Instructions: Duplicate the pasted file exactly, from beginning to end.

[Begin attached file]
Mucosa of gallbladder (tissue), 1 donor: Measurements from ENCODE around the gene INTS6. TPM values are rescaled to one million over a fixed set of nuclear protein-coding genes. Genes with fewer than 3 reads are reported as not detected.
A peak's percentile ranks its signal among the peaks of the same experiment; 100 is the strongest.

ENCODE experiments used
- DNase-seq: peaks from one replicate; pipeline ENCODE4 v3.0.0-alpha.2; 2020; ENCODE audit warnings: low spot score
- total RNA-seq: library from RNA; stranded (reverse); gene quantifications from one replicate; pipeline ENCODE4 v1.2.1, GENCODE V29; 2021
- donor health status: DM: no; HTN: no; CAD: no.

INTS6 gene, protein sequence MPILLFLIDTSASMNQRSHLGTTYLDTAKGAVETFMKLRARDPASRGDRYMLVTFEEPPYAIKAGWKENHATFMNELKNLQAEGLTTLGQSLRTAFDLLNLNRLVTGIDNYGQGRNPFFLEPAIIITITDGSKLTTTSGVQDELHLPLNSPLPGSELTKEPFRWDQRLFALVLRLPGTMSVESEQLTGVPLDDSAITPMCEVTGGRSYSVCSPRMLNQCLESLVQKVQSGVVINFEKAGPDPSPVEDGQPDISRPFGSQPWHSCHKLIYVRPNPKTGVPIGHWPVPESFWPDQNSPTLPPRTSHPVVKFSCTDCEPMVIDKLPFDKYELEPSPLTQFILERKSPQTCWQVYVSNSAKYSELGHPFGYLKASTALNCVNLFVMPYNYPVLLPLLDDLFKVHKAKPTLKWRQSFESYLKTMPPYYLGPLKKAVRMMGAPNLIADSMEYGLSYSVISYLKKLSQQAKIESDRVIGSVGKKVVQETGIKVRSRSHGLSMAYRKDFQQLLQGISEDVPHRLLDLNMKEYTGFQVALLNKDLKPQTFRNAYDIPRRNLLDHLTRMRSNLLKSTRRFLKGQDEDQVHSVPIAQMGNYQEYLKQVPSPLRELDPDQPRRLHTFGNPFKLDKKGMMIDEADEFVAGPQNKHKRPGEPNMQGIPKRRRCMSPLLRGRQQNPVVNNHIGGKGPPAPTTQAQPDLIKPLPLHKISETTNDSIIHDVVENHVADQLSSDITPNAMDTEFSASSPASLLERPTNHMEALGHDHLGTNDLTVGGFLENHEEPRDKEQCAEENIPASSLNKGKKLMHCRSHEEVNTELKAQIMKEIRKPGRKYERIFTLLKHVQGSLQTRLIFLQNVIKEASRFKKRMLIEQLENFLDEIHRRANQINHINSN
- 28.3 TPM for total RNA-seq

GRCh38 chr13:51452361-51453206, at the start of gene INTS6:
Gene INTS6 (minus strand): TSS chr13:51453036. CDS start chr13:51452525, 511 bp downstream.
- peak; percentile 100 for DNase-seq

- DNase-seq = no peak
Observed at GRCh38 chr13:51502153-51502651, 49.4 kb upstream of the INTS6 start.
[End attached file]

Mucosa of gallbladder (tissue), 1 donor: Measurements from ENCODE around the gene INTS6. TPM values are rescaled to one million over a fixed set of nuclear protein-coding genes. Genes with fewer than 3 reads are reported as not detected.
A peak's percentile ranks its signal among the peaks of the same experiment; 100 is the strongest.

ENCODE experiments used
- DNase-seq: peaks from one replicate; pipeline ENCODE4 v3.0.0-alpha.2; 2020; ENCODE audit warnings: low spot score
- total RNA-seq: library from RNA; stranded (reverse); gene quantifications from one replicate; pipeline ENCODE4 v1.2.1, GENCODE V29; 2021
- donor health status: DM: no; HTN: no; CAD: no.

INTS6 gene, protein sequence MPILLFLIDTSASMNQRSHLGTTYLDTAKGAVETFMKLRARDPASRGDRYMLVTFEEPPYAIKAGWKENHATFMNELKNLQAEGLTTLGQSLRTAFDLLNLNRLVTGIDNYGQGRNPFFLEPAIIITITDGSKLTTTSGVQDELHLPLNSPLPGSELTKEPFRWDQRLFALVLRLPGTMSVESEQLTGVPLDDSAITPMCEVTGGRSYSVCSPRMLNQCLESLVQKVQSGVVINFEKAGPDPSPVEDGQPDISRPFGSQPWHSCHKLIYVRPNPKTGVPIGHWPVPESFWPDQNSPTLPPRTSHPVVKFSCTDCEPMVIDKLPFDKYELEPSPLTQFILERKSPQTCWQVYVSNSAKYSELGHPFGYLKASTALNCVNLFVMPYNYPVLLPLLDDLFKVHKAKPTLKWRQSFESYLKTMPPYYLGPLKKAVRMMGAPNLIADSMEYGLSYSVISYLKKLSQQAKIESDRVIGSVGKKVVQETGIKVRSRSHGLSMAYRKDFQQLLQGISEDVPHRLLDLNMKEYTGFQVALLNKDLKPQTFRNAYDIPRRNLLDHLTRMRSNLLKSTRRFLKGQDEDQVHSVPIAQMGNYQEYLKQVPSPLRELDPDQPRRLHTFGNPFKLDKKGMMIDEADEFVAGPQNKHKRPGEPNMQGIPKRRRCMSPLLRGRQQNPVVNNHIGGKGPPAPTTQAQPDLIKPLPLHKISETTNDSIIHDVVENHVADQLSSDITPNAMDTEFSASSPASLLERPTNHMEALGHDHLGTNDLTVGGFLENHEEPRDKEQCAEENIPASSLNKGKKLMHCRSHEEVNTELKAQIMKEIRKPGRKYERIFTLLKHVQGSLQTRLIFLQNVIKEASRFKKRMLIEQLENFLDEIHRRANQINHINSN
- 28.3 TPM for total RNA-seq

GRCh38 chr13:51452361-51453206, at the start of gene INTS6:
Gene INTS6 (minus strand): TSS chr13:51453036. CDS start chr13:51452525, 511 bp downstream.
- peak; percentile 100 for DNase-seq

- DNase-seq = no peak
Observed at GRCh38 chr13:51502153-51502651, 49.4 kb upstream of the INTS6 start.